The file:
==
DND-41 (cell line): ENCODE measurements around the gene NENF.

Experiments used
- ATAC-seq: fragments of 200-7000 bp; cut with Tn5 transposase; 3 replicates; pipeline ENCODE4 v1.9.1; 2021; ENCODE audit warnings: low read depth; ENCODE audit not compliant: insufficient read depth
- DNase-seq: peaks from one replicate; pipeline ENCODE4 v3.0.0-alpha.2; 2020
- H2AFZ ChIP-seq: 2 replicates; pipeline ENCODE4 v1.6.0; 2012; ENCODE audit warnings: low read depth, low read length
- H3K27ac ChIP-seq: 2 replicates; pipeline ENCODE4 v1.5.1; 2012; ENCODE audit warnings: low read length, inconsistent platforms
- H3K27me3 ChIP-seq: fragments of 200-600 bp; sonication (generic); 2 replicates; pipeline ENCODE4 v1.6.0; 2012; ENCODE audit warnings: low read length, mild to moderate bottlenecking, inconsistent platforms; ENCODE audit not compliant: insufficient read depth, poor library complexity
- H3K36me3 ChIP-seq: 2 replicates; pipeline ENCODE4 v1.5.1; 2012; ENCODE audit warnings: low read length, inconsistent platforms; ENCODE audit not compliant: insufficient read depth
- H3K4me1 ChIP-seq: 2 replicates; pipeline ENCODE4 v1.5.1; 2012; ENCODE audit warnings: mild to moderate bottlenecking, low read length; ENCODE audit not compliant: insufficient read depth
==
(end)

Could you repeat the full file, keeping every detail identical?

DND-41 (cell line): ENCODE measurements around the gene NENF.

Experiments used
- ATAC-seq: fragments of 200-7000 bp; cut with Tn5 transposase; 3 replicates; pipeline ENCODE4 v1.9.1; 2021; ENCODE audit warnings: low read depth; ENCODE audit not compliant: insufficient read depth
- DNase-seq: peaks from one replicate; pipeline ENCODE4 v3.0.0-alpha.2; 2020
- H2AFZ ChIP-seq: 2 replicates; pipeline ENCODE4 v1.6.0; 2012; ENCODE audit warnings: low read depth, low read length
- H3K27ac ChIP-seq: 2 replicates; pipeline ENCODE4 v1.5.1; 2012; ENCODE audit warnings: low read length, inconsistent platforms
- H3K27me3 ChIP-seq: fragments of 200-600 bp; sonication (generic); 2 replicates; pipeline ENCODE4 v1.6.0; 2012; ENCODE audit warnings: low read length, mild to moderate bottlenecking, inconsistent platforms; ENCODE audit not compliant: insufficient read depth, poor library complexity
- H3K36me3 ChIP-seq: 2 replicates; pipeline ENCODE4 v1.5.1; 2012; ENCODE audit warnings: low read length, inconsistent platforms; ENCODE audit not compliant: insufficient read depth
- H3K4me1 ChIP-seq: 2 replicates; pipeline ENCODE4 v1.5.1; 2012; ENCODE audit warnings: mild to moderate bottlenecking, low read length; ENCODE audit not compliant: insufficient read depth